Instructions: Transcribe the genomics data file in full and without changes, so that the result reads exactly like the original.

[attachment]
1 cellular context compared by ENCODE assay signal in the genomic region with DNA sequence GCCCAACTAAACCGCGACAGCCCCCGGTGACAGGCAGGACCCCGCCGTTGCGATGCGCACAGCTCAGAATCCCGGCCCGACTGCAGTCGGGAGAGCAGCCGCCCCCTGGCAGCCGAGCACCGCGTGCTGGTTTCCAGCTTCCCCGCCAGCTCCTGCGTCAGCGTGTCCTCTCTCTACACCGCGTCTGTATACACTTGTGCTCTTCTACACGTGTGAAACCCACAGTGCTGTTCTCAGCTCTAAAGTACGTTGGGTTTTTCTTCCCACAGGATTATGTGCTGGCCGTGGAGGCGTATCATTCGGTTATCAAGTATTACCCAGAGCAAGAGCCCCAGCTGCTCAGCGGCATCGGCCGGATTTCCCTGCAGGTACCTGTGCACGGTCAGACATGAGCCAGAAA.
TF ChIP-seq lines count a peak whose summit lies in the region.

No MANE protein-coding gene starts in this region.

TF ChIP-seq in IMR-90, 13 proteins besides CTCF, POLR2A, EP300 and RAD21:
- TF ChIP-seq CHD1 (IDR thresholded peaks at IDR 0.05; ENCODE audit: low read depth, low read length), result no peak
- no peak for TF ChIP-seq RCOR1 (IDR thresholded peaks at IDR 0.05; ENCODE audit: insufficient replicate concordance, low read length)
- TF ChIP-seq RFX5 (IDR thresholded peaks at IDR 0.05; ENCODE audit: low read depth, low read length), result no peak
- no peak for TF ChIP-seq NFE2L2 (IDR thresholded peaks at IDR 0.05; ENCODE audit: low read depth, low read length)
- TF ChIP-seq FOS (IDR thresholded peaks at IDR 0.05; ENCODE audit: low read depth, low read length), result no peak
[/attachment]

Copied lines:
1 cellular context compared by ENCODE assay signal in the genomic region with DNA sequence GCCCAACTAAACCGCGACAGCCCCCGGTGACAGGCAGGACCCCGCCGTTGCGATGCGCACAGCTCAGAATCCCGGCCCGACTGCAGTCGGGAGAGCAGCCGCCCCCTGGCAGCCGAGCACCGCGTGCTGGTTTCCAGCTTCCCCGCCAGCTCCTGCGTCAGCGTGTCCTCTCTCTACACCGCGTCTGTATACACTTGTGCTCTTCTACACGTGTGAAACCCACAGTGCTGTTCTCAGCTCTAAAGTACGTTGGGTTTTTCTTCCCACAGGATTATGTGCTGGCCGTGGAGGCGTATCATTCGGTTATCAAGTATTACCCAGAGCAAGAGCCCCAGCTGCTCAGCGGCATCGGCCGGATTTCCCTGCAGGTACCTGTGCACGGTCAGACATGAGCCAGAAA.
TF ChIP-seq lines count a peak whose summit lies in the region.

No MANE protein-coding gene starts in this region.

TF ChIP-seq in IMR-90, 13 proteins besides CTCF, POLR2A, EP300 and RAD21:
- TF ChIP-seq CHD1 (IDR thresholded peaks at IDR 0.05; ENCODE audit: low read depth, low read length), result no peak
- no peak for TF ChIP-seq RCOR1 (IDR thresholded peaks at IDR 0.05; ENCODE audit: insufficient replicate concordance, low read length)
- TF ChIP-seq RFX5 (IDR thresholded peaks at IDR 0.05; ENCODE audit: low read depth, low read length), result no peak
- no peak for TF ChIP-seq NFE2L2 (IDR thresholded peaks at IDR 0.05; ENCODE audit: low read depth, low read length)
- TF ChIP-seq FOS (IDR thresholded peaks at IDR 0.05; ENCODE audit: low read depth, low read length), result no peak